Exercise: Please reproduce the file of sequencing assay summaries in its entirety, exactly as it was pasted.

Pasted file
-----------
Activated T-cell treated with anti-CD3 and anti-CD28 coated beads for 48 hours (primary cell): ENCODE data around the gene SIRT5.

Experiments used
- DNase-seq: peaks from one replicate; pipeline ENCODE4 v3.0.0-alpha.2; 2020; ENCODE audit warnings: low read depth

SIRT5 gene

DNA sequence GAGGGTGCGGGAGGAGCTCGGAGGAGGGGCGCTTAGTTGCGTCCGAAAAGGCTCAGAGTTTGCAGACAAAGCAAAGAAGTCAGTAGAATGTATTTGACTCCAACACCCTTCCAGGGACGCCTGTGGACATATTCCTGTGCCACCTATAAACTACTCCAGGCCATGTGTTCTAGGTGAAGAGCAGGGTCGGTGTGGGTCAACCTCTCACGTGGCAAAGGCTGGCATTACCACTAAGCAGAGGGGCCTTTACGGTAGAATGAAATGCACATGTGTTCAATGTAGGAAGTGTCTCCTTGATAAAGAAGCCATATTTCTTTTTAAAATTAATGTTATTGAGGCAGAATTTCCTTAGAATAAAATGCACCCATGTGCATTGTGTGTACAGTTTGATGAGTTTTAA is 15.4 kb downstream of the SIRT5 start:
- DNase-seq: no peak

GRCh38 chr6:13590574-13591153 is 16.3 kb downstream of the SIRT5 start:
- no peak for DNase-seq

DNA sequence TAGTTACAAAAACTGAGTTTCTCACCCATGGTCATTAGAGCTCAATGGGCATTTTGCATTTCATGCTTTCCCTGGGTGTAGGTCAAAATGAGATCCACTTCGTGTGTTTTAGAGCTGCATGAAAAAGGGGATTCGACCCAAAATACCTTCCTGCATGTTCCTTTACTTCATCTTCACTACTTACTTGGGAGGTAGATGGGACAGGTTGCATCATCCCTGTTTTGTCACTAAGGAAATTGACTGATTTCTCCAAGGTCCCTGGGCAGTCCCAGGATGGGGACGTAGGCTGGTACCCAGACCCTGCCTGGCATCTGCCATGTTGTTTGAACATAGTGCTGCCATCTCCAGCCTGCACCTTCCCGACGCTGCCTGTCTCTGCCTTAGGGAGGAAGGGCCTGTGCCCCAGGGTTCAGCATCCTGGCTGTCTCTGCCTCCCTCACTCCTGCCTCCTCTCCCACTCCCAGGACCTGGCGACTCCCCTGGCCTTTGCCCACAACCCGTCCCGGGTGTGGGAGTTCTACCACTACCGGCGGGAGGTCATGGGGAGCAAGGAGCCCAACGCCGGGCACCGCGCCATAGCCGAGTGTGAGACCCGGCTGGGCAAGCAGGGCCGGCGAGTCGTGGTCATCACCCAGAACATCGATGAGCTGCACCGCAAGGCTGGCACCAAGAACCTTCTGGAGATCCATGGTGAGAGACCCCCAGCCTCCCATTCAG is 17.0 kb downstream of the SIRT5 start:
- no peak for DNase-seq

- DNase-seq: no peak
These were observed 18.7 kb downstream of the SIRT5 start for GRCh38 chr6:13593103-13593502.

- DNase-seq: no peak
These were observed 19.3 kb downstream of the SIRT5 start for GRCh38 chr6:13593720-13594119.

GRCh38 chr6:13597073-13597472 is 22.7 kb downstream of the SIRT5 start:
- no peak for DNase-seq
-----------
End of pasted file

Activated T-cell treated with anti-CD3 and anti-CD28 coated beads for 48 hours (primary cell): ENCODE data around the gene SIRT5.

Experiments used
- DNase-seq: peaks from one replicate; pipeline ENCODE4 v3.0.0-alpha.2; 2020; ENCODE audit warnings: low read depth

SIRT5 gene

DNA sequence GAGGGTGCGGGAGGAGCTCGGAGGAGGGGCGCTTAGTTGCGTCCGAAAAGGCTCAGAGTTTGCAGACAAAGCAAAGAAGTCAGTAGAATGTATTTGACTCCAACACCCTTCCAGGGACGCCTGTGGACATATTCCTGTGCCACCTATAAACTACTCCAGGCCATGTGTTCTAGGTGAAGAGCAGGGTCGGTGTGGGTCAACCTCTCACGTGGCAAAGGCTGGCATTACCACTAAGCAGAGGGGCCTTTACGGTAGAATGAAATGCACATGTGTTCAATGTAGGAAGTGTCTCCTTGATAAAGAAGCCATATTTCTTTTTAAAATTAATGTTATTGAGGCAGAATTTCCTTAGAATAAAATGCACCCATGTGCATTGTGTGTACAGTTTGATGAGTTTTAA is 15.4 kb downstream of the SIRT5 start:
- DNase-seq: no peak

GRCh38 chr6:13590574-13591153 is 16.3 kb downstream of the SIRT5 start:
- no peak for DNase-seq

DNA sequence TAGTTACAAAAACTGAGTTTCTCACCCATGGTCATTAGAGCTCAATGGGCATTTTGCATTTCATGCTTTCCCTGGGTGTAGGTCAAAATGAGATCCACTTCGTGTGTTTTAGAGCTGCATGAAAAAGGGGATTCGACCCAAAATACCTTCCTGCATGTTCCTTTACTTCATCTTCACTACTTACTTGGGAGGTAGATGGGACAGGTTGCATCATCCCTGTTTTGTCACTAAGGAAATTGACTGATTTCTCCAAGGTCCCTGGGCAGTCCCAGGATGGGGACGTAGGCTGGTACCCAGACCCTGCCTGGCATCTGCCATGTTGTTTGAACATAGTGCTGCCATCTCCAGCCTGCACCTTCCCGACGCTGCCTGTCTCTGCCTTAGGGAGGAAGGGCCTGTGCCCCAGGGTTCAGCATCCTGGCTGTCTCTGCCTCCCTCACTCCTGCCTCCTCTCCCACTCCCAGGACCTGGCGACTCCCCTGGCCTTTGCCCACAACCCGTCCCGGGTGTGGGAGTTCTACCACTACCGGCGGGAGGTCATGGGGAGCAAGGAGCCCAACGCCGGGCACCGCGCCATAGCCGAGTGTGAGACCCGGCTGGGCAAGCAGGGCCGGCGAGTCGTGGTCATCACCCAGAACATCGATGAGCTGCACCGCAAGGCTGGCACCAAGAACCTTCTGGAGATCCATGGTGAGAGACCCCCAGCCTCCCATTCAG is 17.0 kb downstream of the SIRT5 start:
- no peak for DNase-seq

- DNase-seq: no peak
These were observed 18.7 kb downstream of the SIRT5 start for GRCh38 chr6:13593103-13593502.

- DNase-seq: no peak
These were observed 19.3 kb downstream of the SIRT5 start for GRCh38 chr6:13593720-13594119.

GRCh38 chr6:13597073-13597472 is 22.7 kb downstream of the SIRT5 start:
- no peak for DNase-seq